Old Characters With New Faces

Raiden from Metal Gear Solid series

While Kira Grasdon might have gone through a transformation like the hated guy above, I found that others had to change.  To connect this story to Legends of Windemere, I needed to have a few cameos.  Nothing too big considering the story line, but enough that people who read the originals will get a kick out of them.  In this post, I’m only going to mention one person who turns up because it isn’t a spoiler for the original series.

This was one of the hardest parts of Quest of the Broken-Hearted because I needed to age the characters 2 years.  Not so much physically, but their stations in life and personalities have changed.  Remember that they survived the Baron and that goes for champions and supporting cast.  Many have physical and emotional scars, which haven’t all healed.  These characters turn up with a new look on life, especially since they aren’t adventuring any more.  Those days are behind them and enough time has passed for them to settle into a new routine.  Unfortunately, not all of the changes are for the better because this is still rather close to the final battle.

Now, I’m going to point out one reason why there was something to work off of here.  I put a final section on Warlord of the Forgotten Age, which has the survivors returning to Gaia 8 years later.  This helped me realize a place further down the timeline that they were going to end up, but I couldn’t have them all there yet.  So, their appearances here are almost like a transition stage.  The trauma caused by the Baron has faded, but it’s still there along with the stress of adapating to their new lives.  This is another reason why Kira had her falling out with so many.  It’s clear that they are moving on while she is screaming for them to focus on the ghosts of the past.  One could say it’s opposing ways to handle grief, which is another aspect I had to consider for the cameos.

Now, the character I will mention turning up is Kellia Solomon.  Not a big spoiler since she wasn’t involved in the final battle at all.  Her father has passed and she is the new Duchess of Serab.  Physically, she is more refined instead of her more tomboyish beginnings.  She is the one who stumbles into Kira and tells her about Lacarsis, but I had to retain some distance to make it clear that they aren’t close any more.  This was probably the easiest change to make since it felt minor.  Kellia is concerned about an old friend, which shows more maturity and responsibility.  That was the gist of her big appearance aside from being a plot tool.  I think the ease of this one is what threw me off when I got to the more complicated ones.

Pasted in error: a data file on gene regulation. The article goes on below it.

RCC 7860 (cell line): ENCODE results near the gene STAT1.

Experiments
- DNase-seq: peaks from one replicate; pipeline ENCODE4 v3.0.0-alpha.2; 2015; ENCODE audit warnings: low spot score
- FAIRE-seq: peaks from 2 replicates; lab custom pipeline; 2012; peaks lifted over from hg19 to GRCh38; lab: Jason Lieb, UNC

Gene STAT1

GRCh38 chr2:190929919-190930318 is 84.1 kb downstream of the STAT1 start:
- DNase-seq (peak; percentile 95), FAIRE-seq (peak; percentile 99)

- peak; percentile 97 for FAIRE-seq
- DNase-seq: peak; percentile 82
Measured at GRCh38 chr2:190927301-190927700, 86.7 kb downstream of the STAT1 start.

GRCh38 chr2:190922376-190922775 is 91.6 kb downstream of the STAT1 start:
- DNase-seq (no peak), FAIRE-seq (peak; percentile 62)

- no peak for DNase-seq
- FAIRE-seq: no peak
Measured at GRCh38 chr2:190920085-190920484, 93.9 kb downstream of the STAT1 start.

Thankfully, the headache was limited since no champion would ever be found within Lacarsis.  That was the big benefit to the story, but it also meant I couldn’t have any build up to the cameos.  Established characters had to step right into the scene and reveal what they’ve become by simply acting that way.  For one in particular, it was incredibly shocking because you can tell that they’ve been having trouble over the last two years.  Probably just as much as Kira if not more.  I tried to soften this up when I was doing my edits, but I’m not sure how successful I was.  I get the feeling that it’s because my mind was still working off the older version.  2 year jump isn’t much, but future jumps will be far enough that I can see the survivors being more settled.  I have a few real world years before I have to tackle that again since it’s not until I do Darwin Slepsnor’s series that any of them reappear. Small favors, I guess.

So, what do you think about bringing back characters as older and different?  Do you know of any tricks to make it easier?

About Charles Yallowitz

Charles E. Yallowitz was born, raised, and educated in New York. Then he spent a few years in Florida, realized his fear of alligators, and moved back to the Empire State. When he isn't working hard on his epic fantasy stories, Charles can be found cooking or going on whatever adventure his son has planned for the day. 'Legends of Windemere' is his first series, but it certainly won't be his last.
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15 Responses to Old Characters With New Faces

  1. L. Marie says:

    I immediately thought of the epilogue of the last Harry Potter book, which took place 19 years later. And of the play (Cursed Child) when Harry is an older adult.

    The only tip I can think of is to write a timeline of the events of the characters so that you know where they are years later. And that’s what you’ve already done. I’m working on a story now that takes place after a book I’ve already written. But events happened in the interim that changed the course of these characters. So I’m working on a timeline to see how much has changed in the interim, and what ripple effect those changes will have for the later story.